Getting Things Done

6 Pieces of Life Advice (& 6 Apps) That Make an Immediate Impact

ADHD coaches understand that generic life advice is useless and pointless for ADHD brains. Here, they share the strategies that actually work for their clients with ADHD — from keeping a success journal to learning how to take breaks to practicing the art of the pause, and more.

Young african man outdoors dancing and having fun. Self expression, freedom, carefree, joy, happiness, euphoria
Westend61/Getty Images


Thriving with ADHD largely boils down to one thing: finding your rhythm in what is largely a neurotypical world. Learning how to embrace ADHD and roll with life’s punches might take a lifetime in itself, but there are plenty of tips and good advice to pick up along the way.

Here, leading ADHD coaches share their most impactful (and surprising) nuggets of life advice for living with ADHD — the same tips they frequently share with their own clients.

Life Advice for ADHD Brains

1. “Time Box” to Get More Done

Many people with ADHD work from a to-do list. But a to-do list doesn’t show the most impactful or urgent tasks. It doesn’t tell you how long you should devote to each task or the best time to do it. Time boxing — scheduling tasks into specific time slots in your calendar and assigning a start and end time to each task — is making appointments with yourself to do what is most important to you and your goals and life. — Linda Walker, PCC, ACCG, BA

2. Maintain a Success Journal

Most Creative Geniuses (my term for those with ADHD) carry a portfolio of failures, reprimands, and criticisms. You may feel you are broken or flawed. Start a Success Journal, a place to document your successes. These include your good deeds, accomplished tasks (especially those you found challenging), and anything you do well that brought you joy (your strengths and passions). As you note your wins for the day, take time to celebrate them. The celebrating is key because it motivates you to create even more successes. — Linda Walker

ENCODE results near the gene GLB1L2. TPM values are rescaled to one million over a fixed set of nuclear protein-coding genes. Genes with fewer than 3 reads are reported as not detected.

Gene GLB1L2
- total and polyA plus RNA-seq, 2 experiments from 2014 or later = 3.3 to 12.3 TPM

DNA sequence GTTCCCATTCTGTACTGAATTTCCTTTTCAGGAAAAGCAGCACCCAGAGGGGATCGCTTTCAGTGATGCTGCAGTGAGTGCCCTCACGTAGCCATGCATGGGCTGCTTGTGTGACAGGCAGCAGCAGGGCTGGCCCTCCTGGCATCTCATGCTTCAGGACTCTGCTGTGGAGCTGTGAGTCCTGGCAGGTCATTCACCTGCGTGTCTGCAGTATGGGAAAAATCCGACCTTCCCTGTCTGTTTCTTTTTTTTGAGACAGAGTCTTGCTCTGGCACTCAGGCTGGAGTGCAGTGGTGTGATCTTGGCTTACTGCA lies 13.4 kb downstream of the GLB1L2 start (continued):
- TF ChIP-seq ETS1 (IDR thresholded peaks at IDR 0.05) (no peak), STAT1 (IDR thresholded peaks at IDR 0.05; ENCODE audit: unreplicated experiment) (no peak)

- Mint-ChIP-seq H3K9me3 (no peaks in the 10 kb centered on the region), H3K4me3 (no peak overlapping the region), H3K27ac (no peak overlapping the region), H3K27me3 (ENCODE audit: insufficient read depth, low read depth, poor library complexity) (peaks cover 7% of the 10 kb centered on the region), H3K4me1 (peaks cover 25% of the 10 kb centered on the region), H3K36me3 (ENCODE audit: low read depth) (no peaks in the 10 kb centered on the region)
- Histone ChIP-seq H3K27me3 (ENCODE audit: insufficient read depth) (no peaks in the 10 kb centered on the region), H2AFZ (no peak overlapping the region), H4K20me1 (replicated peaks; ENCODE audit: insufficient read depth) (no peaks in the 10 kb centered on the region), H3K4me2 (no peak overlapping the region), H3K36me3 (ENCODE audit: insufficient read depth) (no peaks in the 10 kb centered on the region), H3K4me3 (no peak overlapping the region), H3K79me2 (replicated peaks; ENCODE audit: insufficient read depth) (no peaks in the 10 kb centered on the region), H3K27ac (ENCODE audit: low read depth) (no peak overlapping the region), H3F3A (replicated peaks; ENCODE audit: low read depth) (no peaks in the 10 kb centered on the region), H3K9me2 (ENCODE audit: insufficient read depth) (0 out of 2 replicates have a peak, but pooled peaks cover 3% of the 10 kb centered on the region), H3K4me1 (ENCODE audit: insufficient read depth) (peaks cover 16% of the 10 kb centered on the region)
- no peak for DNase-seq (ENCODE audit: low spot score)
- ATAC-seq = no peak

3. Check Your Battery Life

Many of us with ADHD overestimate and underestimate the amount of emotional energy a task will require. Everyone has different activities that drain them or refuel them. Attending a party can be fun or exhausting. And sometimes both! Imagine that you have a battery, like a phone or a computer. Learn to pay attention to managing your battery usage. For example, if cleaning your kitchen reduces your battery life, plan to do something to charge your battery, like meeting a friend for coffee. Knowing what charges our batteries and what drains them is vital for our physical and mental health and peace of mind. — Tamara Rosier, Ph.D.

[Get This Free Download: Get Control of Your Life and Schedule]

4. Practice the Art of the Pause

The pause — a break when thinking and doing is completely stopped — is invaluable to my clients. The pause may be one minute or five. It can be a Zen moment of staring out the window, doing absolutely nothing, or a simple stop before answering a demanding child or pushing the send button. The pause is your moment to leave planet Earth or at least escape to the mountaintop. In this moment — just quit! You are alone in this space, away from the demands of your brain saying you must act immediately, reply instantly, or do whatever screams “Do It Now.” This pause is your moment of peace and a reminder that you do have the power of choice. — Linda Anderson, MCC, SCAC

5. Learn Your 1%